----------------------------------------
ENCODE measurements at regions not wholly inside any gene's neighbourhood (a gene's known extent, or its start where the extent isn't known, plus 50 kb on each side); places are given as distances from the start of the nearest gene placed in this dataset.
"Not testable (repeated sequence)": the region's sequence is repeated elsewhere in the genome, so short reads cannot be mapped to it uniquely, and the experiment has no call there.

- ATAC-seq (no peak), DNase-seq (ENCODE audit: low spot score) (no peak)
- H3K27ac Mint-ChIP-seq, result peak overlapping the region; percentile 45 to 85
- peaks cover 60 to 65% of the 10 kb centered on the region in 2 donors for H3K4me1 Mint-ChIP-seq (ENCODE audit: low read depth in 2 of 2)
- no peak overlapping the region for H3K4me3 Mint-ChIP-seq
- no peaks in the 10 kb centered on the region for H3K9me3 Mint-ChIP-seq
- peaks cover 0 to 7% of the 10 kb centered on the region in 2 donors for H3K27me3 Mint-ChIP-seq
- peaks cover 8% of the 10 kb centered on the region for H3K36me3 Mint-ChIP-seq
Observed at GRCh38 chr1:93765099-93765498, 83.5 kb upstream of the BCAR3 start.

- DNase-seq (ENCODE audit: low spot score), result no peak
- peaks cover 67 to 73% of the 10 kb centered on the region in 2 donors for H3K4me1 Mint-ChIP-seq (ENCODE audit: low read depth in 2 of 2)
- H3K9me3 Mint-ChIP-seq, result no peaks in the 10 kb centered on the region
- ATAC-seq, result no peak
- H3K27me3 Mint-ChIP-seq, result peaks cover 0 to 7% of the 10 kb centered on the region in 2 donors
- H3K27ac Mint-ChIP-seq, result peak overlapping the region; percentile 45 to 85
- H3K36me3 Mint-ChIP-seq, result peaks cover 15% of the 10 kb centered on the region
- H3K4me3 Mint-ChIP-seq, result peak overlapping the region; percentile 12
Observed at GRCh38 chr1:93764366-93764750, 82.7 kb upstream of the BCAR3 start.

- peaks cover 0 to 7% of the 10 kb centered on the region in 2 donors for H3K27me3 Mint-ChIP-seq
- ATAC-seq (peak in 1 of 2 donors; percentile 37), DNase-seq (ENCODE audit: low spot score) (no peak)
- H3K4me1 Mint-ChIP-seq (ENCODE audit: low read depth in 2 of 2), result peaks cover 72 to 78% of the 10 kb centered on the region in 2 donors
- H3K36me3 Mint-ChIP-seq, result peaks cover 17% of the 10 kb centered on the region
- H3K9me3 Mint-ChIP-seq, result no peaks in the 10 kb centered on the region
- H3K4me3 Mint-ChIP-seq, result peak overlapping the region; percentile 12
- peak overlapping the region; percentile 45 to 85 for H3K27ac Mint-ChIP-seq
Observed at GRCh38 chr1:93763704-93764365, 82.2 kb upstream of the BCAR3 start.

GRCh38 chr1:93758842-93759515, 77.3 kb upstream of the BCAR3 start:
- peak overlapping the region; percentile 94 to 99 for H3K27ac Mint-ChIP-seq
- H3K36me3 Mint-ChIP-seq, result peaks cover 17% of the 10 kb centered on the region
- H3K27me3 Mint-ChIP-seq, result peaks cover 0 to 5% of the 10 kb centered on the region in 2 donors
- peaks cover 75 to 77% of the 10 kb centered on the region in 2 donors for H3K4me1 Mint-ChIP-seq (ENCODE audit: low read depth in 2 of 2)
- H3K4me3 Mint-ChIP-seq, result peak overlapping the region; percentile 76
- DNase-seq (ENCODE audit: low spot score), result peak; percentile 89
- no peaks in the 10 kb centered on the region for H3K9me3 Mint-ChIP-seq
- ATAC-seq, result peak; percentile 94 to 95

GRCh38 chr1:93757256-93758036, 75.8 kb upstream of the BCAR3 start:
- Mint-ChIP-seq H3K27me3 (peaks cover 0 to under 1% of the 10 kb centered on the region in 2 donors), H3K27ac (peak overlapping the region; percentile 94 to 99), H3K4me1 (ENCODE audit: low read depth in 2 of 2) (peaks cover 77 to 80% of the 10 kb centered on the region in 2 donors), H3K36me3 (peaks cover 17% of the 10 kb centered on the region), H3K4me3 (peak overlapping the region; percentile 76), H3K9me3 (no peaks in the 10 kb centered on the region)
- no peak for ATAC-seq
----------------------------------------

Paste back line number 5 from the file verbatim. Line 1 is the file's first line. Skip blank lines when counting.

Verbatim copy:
- peaks cover 60 to 65% of the 10 kb centered on the region in 2 donors for H3K4me1 Mint-ChIP-seq (ENCODE audit: low read depth in 2 of 2)